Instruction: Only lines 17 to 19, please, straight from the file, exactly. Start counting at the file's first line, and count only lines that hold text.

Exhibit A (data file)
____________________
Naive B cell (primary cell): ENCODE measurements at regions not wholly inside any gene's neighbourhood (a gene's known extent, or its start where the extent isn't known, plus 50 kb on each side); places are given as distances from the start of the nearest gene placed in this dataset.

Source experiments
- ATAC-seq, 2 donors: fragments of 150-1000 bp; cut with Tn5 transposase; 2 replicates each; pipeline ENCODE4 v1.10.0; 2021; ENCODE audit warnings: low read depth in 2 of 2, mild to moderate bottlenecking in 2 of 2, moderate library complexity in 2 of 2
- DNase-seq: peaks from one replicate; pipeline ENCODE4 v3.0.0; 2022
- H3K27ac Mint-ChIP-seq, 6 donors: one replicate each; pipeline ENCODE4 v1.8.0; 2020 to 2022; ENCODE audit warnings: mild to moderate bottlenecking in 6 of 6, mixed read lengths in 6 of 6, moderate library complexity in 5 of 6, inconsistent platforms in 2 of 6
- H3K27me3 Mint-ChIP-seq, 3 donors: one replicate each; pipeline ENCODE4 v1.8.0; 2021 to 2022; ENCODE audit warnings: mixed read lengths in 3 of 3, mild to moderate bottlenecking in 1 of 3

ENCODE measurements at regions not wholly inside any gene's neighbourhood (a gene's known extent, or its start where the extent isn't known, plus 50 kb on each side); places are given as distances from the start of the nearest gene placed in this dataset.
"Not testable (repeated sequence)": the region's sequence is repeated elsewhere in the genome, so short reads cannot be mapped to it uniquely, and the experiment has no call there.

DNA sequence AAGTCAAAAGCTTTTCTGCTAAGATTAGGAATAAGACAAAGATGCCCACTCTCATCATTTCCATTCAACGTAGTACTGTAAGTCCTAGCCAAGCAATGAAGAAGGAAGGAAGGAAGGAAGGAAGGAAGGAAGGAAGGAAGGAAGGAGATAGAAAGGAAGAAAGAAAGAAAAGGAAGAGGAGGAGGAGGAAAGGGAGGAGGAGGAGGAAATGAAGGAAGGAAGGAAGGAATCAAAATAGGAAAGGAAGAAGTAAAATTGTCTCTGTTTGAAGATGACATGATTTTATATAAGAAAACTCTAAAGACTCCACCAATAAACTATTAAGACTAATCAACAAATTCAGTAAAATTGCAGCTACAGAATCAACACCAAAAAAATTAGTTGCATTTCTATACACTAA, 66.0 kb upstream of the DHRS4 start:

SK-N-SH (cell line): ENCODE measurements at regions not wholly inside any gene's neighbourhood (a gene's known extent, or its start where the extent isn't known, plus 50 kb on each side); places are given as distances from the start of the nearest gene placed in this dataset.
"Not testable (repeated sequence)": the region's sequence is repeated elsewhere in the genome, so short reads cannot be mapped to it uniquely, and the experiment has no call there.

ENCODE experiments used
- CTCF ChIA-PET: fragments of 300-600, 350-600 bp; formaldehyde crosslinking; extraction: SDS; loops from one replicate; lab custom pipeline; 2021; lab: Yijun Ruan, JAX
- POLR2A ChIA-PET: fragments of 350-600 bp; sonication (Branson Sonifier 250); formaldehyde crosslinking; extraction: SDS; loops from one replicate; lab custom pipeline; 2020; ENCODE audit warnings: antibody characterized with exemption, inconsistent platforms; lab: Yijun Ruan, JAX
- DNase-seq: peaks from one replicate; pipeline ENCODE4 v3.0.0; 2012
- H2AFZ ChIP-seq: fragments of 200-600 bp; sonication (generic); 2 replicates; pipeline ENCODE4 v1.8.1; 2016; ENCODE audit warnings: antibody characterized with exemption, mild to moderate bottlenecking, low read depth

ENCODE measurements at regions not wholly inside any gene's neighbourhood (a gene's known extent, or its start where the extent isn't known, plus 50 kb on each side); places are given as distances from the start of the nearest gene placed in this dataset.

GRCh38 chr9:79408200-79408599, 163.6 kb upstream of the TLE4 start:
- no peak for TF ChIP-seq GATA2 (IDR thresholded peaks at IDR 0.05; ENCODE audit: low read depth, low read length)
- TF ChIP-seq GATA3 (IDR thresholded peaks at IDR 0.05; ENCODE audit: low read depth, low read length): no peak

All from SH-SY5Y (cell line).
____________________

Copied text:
ENCODE measurements at regions not wholly inside any gene's neighbourhood (a gene's known extent, or its start where the extent isn't known, plus 50 kb on each side); places are given as distances from the start of the nearest gene placed in this dataset.

GRCh38 chr9:79408200-79408599, 163.6 kb upstream of the TLE4 start:
- no peak for TF ChIP-seq GATA2 (IDR thresholded peaks at IDR 0.05; ENCODE audit: low read depth, low read length)